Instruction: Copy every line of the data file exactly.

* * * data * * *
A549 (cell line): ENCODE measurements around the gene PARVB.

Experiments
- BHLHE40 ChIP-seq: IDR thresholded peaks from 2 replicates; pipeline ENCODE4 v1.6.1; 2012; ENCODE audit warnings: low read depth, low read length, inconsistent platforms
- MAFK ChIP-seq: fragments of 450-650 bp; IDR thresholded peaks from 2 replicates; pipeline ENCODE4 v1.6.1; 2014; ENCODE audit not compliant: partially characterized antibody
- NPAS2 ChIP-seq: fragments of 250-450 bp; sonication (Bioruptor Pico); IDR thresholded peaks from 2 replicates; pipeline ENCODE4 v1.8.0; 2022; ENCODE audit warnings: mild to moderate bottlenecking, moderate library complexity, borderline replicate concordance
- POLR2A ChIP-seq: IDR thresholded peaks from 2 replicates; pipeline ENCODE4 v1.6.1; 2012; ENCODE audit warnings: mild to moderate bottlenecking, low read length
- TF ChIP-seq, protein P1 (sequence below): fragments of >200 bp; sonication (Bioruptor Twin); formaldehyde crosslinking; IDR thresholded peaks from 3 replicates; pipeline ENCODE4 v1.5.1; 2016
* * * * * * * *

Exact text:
A549 (cell line): ENCODE measurements around the gene PARVB.

Experiments
- BHLHE40 ChIP-seq: IDR thresholded peaks from 2 replicates; pipeline ENCODE4 v1.6.1; 2012; ENCODE audit warnings: low read depth, low read length, inconsistent platforms
- MAFK ChIP-seq: fragments of 450-650 bp; IDR thresholded peaks from 2 replicates; pipeline ENCODE4 v1.6.1; 2014; ENCODE audit not compliant: partially characterized antibody
- NPAS2 ChIP-seq: fragments of 250-450 bp; sonication (Bioruptor Pico); IDR thresholded peaks from 2 replicates; pipeline ENCODE4 v1.8.0; 2022; ENCODE audit warnings: mild to moderate bottlenecking, moderate library complexity, borderline replicate concordance
- POLR2A ChIP-seq: IDR thresholded peaks from 2 replicates; pipeline ENCODE4 v1.6.1; 2012; ENCODE audit warnings: mild to moderate bottlenecking, low read length
- TF ChIP-seq, protein P1 (sequence below): fragments of >200 bp; sonication (Bioruptor Twin); formaldehyde crosslinking; IDR thresholded peaks from 3 replicates; pipeline ENCODE4 v1.5.1; 2016